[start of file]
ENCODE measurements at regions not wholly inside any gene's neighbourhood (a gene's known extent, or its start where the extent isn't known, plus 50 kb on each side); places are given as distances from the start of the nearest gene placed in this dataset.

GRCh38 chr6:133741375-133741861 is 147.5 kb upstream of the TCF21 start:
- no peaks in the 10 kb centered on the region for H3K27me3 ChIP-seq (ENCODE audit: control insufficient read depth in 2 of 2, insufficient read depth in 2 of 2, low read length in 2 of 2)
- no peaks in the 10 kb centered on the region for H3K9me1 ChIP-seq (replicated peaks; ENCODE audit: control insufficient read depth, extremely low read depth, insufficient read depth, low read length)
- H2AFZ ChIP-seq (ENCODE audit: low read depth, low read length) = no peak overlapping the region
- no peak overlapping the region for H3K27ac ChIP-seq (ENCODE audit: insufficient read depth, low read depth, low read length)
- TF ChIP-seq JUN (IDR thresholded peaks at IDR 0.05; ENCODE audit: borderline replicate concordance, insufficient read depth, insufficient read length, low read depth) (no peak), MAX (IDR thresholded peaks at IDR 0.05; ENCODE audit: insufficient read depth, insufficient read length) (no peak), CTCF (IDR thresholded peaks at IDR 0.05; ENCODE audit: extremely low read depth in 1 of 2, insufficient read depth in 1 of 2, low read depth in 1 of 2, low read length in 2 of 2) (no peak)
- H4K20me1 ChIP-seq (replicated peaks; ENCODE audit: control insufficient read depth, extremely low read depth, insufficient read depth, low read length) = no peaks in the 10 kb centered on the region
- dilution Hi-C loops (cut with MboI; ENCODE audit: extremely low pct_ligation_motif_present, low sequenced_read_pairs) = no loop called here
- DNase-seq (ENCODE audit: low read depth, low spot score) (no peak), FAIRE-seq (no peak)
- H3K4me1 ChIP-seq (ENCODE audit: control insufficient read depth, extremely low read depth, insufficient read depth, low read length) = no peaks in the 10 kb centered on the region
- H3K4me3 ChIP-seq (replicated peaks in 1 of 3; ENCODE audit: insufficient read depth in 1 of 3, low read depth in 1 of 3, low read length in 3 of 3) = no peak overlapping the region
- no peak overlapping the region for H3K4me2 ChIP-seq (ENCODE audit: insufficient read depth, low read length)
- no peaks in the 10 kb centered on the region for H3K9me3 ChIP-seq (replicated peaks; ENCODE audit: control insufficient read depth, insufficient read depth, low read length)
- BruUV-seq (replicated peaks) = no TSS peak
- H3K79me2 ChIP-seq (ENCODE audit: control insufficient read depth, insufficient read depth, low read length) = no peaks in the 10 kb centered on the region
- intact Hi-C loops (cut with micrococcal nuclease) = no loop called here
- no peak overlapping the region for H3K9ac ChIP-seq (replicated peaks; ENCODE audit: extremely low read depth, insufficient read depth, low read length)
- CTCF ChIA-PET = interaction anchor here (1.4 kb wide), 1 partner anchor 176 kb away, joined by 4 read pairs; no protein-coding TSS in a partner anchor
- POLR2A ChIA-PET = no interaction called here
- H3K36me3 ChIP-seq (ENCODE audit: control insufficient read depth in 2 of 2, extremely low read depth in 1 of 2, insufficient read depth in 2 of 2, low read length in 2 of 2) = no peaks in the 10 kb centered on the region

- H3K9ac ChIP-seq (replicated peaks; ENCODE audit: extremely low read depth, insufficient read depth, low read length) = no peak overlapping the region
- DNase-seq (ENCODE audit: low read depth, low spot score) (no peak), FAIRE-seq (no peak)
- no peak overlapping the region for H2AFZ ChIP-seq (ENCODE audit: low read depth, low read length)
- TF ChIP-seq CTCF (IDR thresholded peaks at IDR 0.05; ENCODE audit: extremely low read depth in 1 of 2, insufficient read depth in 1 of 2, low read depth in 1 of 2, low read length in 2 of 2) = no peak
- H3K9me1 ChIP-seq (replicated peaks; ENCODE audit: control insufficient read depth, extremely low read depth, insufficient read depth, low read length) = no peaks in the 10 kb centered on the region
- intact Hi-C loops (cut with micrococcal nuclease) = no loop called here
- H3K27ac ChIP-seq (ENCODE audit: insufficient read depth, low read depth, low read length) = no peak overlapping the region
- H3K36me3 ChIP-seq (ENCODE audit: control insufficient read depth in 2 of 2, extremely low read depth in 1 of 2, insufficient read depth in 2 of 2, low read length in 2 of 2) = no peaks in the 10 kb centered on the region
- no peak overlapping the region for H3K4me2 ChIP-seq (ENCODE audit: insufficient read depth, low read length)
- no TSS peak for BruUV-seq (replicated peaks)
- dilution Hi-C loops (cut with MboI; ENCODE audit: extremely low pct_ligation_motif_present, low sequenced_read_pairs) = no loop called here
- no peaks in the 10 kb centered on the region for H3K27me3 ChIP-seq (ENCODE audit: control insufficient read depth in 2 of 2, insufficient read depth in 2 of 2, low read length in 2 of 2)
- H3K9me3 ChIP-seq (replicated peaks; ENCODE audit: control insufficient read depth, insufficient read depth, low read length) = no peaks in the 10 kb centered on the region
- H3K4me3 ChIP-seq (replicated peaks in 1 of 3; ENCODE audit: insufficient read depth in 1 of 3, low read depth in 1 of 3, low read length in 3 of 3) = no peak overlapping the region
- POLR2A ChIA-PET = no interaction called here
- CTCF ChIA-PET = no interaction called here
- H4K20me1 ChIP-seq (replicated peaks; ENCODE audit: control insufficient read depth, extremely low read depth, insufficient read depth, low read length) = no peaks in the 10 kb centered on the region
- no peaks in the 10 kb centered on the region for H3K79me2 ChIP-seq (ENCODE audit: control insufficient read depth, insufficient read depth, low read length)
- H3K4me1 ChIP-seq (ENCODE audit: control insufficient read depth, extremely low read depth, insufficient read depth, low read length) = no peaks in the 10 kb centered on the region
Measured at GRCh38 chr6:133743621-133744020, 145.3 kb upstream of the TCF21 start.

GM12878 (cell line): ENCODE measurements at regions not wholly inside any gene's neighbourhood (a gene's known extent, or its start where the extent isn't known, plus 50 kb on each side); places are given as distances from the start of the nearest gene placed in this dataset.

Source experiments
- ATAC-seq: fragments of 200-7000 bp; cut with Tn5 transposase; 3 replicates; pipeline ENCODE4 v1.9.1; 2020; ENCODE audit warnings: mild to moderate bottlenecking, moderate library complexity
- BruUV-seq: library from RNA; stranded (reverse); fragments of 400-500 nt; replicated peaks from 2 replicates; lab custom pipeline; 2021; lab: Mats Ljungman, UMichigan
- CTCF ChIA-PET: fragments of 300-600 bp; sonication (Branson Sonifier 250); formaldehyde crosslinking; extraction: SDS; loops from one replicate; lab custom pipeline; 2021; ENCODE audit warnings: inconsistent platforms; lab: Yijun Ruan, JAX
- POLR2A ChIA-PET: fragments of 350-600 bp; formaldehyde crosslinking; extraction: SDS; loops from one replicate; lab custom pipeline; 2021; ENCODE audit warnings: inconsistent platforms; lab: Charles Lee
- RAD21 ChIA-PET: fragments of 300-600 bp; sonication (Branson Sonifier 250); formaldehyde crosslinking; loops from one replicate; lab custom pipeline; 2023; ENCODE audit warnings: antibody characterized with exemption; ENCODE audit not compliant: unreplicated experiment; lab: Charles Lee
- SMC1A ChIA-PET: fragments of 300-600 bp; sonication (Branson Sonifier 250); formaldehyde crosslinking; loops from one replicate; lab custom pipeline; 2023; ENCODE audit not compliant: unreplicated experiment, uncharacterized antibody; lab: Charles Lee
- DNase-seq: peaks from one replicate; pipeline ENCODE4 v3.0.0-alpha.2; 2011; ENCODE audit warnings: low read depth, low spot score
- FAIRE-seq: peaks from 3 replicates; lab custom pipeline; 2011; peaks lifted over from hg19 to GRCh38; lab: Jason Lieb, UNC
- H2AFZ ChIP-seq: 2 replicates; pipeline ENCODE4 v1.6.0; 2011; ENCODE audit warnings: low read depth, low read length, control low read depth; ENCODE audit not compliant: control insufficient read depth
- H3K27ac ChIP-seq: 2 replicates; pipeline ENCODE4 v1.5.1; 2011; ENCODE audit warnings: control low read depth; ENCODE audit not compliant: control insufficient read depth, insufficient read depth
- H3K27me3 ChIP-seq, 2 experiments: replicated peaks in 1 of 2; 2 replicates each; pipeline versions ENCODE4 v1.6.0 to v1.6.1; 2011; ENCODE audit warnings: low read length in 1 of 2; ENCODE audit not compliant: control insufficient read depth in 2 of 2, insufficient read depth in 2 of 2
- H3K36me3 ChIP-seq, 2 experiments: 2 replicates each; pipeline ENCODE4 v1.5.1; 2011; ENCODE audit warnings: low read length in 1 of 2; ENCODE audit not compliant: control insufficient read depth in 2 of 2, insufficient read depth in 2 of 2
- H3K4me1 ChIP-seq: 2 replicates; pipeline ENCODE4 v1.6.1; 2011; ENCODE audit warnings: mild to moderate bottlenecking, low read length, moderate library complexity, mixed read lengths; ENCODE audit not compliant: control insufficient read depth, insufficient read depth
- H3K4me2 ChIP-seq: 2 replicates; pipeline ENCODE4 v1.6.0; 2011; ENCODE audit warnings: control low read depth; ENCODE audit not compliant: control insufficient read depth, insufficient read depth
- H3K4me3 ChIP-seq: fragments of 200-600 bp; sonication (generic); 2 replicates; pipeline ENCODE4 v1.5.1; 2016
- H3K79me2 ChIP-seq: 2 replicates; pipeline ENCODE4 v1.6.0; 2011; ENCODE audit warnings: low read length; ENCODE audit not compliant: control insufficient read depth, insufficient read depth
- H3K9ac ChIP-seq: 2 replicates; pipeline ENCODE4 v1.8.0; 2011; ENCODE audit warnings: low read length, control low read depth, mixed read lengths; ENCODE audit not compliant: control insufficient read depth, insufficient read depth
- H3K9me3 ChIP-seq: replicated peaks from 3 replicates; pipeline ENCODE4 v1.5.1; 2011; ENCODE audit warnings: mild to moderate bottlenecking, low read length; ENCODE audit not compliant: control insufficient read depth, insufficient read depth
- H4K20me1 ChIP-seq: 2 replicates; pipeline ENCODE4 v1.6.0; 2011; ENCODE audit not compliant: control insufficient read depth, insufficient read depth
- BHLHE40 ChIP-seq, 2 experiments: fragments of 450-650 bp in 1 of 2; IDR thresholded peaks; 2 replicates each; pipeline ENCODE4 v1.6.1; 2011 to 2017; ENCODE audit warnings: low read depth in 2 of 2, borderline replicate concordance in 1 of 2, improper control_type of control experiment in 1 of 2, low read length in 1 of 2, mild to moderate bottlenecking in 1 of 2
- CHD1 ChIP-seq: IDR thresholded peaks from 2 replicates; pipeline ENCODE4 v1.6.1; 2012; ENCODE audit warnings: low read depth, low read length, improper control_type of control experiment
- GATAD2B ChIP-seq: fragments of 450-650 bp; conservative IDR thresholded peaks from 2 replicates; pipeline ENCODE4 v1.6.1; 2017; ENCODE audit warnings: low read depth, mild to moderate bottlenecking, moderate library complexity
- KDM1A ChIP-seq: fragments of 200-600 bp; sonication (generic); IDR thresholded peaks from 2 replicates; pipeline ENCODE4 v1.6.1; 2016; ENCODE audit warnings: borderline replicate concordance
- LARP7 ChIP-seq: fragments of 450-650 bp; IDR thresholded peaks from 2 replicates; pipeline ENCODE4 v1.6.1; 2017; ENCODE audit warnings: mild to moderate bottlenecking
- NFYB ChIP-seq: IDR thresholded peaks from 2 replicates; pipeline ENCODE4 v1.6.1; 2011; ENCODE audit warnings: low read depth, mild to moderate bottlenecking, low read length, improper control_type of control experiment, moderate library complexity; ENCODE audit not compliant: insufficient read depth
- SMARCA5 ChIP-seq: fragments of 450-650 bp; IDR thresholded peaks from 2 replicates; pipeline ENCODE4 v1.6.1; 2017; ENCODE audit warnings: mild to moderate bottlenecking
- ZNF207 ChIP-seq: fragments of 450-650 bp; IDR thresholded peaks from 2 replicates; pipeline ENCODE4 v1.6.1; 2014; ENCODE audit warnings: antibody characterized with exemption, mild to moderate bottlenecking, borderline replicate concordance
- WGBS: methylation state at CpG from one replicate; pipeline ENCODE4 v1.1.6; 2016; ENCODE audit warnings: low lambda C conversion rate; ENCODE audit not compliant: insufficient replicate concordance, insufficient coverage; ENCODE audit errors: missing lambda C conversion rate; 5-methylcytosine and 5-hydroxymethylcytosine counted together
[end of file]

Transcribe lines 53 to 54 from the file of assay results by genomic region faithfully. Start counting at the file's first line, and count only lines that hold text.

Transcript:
- H3K27ac ChIP-seq: 2 replicates; pipeline ENCODE4 v1.5.1; 2011; ENCODE audit warnings: control low read depth; ENCODE audit not compliant: control insufficient read depth, insufficient read depth
- H3K27me3 ChIP-seq, 2 experiments: replicated peaks in 1 of 2; 2 replicates each; pipeline versions ENCODE4 v1.6.0 to v1.6.1; 2011; ENCODE audit warnings: low read length in 1 of 2; ENCODE audit not compliant: control insufficient read depth in 2 of 2, insufficient read depth in 2 of 2